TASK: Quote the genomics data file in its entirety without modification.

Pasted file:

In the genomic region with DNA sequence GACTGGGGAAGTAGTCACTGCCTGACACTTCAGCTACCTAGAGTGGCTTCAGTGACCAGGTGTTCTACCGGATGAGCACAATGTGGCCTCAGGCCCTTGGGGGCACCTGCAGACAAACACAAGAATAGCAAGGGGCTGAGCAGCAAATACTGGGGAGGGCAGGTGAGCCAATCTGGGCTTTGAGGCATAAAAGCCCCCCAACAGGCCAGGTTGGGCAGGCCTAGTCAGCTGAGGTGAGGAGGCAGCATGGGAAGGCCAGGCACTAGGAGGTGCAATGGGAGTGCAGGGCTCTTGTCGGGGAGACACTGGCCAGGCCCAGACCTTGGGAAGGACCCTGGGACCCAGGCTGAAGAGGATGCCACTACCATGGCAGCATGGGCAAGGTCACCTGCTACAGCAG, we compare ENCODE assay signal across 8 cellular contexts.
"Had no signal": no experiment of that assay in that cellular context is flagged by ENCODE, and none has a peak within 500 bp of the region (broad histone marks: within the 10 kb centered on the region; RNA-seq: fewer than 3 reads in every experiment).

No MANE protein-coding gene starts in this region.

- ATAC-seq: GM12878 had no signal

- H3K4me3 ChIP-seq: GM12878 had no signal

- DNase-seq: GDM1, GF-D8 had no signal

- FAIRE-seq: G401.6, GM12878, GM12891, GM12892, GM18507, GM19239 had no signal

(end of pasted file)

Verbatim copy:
In the genomic region with DNA sequence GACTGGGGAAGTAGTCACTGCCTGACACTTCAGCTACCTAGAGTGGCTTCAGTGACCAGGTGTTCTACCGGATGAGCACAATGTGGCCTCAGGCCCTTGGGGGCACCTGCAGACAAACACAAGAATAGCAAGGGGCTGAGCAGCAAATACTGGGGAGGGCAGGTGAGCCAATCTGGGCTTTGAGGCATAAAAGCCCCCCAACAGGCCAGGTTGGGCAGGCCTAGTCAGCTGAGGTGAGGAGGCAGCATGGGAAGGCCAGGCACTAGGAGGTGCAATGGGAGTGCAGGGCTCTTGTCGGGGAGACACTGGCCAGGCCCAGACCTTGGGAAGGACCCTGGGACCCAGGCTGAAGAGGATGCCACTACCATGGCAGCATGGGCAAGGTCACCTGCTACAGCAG, we compare ENCODE assay signal across 8 cellular contexts.
"Had no signal": no experiment of that assay in that cellular context is flagged by ENCODE, and none has a peak within 500 bp of the region (broad histone marks: within the 10 kb centered on the region; RNA-seq: fewer than 3 reads in every experiment).

No MANE protein-coding gene starts in this region.

- ATAC-seq: GM12878 had no signal

- H3K4me3 ChIP-seq: GM12878 had no signal

- DNase-seq: GDM1, GF-D8 had no signal

- FAIRE-seq: G401.6, GM12878, GM12891, GM12892, GM18507, GM19239 had no signal